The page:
“As the bills began piling up, I had to make my priorities - and this is where food comes first. I want to pay the bills and I want to be ok with the state, but the state hasn't been ok with us,” she told RT’s Egor Piskunov.
Greek incomes have been severely squeezed, cut by about 30 percent on average since the crisis started in 2009.  
Greece's unemployment rate has tripled since 2009, as hundreds of thousands lost their jobs or businesses. Up to a thousand Greeks have been laid off daily, according to the ELSTAT statistics service.
Unemployment rose to nearly 27 percent in April, the highest reading since ELSTAT began publishing jobless data in 2006. It’s more than twice the average rate in the euro zone, which hit 12.2 percent in May.
In July Greece unlocked 5.8 billion euros ($7.7 billion) of bailout funds in European aid by putting 25,000 public sector workers on reduced wages by the end of the year. The move sparked a new wave of anti-austerity protests in Athens.
Many say the ‘I Don't Pay’ movement,is likely to go on, because it has a strong legitimacy in the eyes of the people.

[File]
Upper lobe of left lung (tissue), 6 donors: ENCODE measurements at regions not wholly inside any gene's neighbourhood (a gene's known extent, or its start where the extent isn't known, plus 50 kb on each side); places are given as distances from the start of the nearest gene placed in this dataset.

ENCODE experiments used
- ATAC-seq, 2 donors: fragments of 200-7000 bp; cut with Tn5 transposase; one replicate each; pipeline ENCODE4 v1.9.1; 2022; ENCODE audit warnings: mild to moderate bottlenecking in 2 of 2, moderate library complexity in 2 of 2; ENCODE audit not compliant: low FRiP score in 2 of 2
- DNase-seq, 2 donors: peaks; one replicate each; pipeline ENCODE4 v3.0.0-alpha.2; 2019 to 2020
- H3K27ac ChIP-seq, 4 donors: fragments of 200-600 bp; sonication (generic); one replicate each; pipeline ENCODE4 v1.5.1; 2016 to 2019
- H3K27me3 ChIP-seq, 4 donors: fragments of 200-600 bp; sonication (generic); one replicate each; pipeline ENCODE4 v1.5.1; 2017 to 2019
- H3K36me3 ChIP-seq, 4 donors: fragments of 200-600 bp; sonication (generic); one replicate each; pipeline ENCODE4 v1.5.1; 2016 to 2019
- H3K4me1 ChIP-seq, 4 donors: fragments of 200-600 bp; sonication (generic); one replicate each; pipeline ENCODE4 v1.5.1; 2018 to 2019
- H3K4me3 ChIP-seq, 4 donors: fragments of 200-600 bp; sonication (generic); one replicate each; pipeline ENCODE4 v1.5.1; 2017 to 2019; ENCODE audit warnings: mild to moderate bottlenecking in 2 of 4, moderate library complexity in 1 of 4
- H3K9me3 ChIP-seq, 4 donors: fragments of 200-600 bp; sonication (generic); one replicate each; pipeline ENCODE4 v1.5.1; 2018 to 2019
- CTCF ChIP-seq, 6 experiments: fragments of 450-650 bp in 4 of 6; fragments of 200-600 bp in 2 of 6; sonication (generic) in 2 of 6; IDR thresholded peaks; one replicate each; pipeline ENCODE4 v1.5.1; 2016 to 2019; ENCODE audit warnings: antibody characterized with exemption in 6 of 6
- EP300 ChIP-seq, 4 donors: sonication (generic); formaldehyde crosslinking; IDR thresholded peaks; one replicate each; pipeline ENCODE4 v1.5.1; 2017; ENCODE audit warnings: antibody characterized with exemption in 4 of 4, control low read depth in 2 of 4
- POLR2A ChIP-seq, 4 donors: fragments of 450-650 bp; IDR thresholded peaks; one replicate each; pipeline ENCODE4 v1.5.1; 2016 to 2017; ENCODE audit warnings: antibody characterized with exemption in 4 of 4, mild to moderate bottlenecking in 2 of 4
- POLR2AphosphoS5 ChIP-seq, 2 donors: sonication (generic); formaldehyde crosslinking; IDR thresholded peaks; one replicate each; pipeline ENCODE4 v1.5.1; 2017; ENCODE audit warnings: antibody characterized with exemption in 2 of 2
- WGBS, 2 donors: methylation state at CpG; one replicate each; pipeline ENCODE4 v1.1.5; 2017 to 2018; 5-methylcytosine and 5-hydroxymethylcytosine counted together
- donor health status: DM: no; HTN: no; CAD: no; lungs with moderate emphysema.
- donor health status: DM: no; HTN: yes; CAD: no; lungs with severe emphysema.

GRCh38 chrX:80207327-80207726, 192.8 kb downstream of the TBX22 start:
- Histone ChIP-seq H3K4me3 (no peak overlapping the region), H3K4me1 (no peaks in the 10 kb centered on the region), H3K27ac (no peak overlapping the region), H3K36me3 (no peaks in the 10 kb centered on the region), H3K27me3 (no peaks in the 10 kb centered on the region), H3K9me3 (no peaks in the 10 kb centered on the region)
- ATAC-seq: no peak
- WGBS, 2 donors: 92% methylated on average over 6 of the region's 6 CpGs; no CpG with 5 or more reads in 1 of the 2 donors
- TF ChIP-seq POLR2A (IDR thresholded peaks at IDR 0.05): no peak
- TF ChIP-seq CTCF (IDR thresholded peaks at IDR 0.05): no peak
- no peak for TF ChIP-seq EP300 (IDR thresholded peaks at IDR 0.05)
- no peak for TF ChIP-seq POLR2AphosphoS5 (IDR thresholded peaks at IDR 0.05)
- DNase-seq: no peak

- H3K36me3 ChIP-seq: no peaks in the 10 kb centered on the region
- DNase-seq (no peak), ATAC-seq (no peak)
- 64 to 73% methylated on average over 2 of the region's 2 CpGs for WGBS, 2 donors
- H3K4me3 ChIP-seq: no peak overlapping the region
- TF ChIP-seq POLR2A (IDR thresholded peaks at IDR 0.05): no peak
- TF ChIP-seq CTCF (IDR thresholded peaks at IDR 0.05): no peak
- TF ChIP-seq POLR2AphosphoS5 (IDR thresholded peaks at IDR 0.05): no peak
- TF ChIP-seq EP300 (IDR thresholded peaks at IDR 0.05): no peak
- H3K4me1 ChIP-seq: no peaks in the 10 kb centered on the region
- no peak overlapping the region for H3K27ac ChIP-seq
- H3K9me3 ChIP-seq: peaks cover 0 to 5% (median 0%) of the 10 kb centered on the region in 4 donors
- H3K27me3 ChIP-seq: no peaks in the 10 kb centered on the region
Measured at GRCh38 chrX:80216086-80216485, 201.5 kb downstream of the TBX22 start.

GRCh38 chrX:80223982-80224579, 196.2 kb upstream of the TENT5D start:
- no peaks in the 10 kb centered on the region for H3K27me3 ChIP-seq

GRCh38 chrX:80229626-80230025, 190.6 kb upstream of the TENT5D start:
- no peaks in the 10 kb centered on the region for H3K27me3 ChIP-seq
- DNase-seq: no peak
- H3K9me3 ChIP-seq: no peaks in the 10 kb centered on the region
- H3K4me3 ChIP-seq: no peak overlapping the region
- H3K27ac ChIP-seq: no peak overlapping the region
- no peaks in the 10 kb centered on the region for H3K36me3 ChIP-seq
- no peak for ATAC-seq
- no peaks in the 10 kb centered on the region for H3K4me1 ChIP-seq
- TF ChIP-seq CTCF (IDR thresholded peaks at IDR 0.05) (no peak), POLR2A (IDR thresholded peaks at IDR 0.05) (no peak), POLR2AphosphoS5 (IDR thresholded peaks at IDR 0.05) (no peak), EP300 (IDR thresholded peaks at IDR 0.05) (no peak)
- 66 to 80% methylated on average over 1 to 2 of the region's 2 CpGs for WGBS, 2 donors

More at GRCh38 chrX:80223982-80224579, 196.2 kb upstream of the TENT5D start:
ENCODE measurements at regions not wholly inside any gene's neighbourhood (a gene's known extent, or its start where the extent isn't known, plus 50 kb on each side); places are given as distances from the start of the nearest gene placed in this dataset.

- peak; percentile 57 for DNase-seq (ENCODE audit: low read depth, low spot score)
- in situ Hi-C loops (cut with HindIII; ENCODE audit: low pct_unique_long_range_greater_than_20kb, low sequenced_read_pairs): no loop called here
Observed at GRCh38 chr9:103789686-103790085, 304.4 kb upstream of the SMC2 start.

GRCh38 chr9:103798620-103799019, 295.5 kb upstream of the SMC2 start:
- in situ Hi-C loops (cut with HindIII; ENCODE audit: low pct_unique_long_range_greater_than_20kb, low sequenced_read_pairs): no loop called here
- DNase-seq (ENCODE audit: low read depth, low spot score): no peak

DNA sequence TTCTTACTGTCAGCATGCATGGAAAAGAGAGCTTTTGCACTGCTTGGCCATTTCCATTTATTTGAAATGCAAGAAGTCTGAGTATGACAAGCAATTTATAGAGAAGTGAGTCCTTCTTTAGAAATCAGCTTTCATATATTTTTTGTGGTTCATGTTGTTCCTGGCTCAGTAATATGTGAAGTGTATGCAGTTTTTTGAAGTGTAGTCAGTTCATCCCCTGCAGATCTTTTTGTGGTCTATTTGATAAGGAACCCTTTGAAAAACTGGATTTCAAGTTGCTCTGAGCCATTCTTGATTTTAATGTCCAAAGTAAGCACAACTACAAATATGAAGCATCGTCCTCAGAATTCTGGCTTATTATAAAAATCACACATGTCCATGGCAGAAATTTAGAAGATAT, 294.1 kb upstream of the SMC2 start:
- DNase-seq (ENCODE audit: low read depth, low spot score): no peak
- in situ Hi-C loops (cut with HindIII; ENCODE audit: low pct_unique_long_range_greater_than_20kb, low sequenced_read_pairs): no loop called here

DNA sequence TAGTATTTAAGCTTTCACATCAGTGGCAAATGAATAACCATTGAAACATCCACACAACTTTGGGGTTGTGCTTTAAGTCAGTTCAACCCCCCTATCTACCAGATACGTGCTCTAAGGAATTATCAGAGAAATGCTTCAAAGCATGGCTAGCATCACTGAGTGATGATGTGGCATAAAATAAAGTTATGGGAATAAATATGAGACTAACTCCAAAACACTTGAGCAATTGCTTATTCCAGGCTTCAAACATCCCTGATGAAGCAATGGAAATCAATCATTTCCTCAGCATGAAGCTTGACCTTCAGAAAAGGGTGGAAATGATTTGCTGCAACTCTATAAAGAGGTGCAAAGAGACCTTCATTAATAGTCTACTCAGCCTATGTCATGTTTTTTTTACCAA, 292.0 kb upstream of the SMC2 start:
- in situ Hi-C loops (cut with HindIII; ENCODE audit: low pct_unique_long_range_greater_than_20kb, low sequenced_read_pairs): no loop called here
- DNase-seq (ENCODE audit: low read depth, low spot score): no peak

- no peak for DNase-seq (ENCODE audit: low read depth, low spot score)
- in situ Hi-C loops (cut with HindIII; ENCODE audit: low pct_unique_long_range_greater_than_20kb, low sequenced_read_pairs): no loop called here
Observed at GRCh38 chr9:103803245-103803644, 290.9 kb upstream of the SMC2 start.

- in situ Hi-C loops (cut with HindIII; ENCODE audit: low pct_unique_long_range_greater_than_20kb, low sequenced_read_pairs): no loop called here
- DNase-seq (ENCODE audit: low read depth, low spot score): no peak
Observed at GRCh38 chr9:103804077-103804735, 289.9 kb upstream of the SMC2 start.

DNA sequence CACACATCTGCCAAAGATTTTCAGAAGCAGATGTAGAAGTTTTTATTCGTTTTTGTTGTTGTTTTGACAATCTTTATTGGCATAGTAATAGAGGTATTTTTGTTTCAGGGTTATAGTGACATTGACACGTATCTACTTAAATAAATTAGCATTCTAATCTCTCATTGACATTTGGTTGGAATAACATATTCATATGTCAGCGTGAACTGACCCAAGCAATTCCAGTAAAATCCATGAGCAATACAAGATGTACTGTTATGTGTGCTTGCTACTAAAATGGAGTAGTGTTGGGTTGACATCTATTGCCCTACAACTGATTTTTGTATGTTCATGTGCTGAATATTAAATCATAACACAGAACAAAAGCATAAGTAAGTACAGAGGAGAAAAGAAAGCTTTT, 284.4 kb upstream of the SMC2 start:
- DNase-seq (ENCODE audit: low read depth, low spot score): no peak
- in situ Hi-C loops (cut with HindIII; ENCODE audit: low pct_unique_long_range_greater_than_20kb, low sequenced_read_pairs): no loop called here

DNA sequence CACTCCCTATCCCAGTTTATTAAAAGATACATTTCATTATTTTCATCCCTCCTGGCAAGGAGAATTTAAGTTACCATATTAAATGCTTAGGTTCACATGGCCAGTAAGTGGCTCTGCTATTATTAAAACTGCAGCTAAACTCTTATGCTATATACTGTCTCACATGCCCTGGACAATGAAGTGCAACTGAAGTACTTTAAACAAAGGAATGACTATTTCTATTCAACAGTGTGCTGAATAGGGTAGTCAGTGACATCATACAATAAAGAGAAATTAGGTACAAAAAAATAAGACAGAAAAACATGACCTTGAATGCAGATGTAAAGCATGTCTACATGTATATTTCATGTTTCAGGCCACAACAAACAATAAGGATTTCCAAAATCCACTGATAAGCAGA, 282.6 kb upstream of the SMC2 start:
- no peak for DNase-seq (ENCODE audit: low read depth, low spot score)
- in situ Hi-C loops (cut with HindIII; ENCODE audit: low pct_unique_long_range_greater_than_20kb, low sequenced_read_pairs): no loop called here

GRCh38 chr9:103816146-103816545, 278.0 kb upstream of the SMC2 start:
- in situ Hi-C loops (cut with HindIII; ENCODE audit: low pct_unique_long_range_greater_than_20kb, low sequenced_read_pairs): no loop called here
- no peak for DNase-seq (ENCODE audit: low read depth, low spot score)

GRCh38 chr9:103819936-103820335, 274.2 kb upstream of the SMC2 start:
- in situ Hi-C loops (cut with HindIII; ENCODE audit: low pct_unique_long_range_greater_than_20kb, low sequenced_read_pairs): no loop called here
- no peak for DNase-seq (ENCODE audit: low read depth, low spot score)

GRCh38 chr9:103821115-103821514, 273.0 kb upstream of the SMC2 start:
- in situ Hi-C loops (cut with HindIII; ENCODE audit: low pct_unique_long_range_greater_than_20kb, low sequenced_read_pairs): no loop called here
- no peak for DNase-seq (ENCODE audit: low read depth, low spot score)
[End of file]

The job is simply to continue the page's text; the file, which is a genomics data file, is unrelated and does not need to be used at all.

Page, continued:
“We must violate or not respect a law which says thousands of people will have no electricity to cook, no electricity to see water, to see TV, no electricity, to switch on AC,” an economist from Varna Free University of Cyprus, Leonidas Vatikiotis, told RT.

Bailout money for Greece, which has already received about 90 percent of the 240 billion euros earmarked to protect it from default and possible exit from the euro zone, will run out at the end of next year. According to experts, the country is likely to need further relief to make its debt sustainable.

http://rt.com/news/dont-pay-movement-austerity-212/

Κυριακή, 3 Μαρτίου 2013

Greece: Students and Teachers Protest Austerity Cuts to Education


IMG_5727_exposure

Photography by Elias Theodoropoulos, 99GetSmart

On Saturday in Athens, students, teachers and their supporters participated in a massive march and rally with demands for free and public education for all.

IMG_5652_exposure
''EDUCATION CONCERNS US, ALL'', I Don't Pay Movement', www.kinimadenplirono.eu
In contrast, the Ministry of Education has imposed deep austerity measures on education and has drastically cut funding for schools.
The results of the draconian austerity policies have lead to multiple closing or merging of schools, cutting programs, and the elimination of bus service for school children.

Clearly, austerity measures are slowly destroying the culture and society and only serves the financial interests of private colleges and schools.

Altogether we can fight for a better future for ourselves and our children – a future with free access to quality education for all people.


...

Τρίτη, 5 Φεβρουαρίου 2013

Woman, 80: pension €150, electricity debt €200, no power 6 months… in Athens

Posted by
An 80-year-old granny have lived for 6 months without electricity when Greek Public Power Company (DEH) cut the power to her home due to an outstanding debt of 200 euro.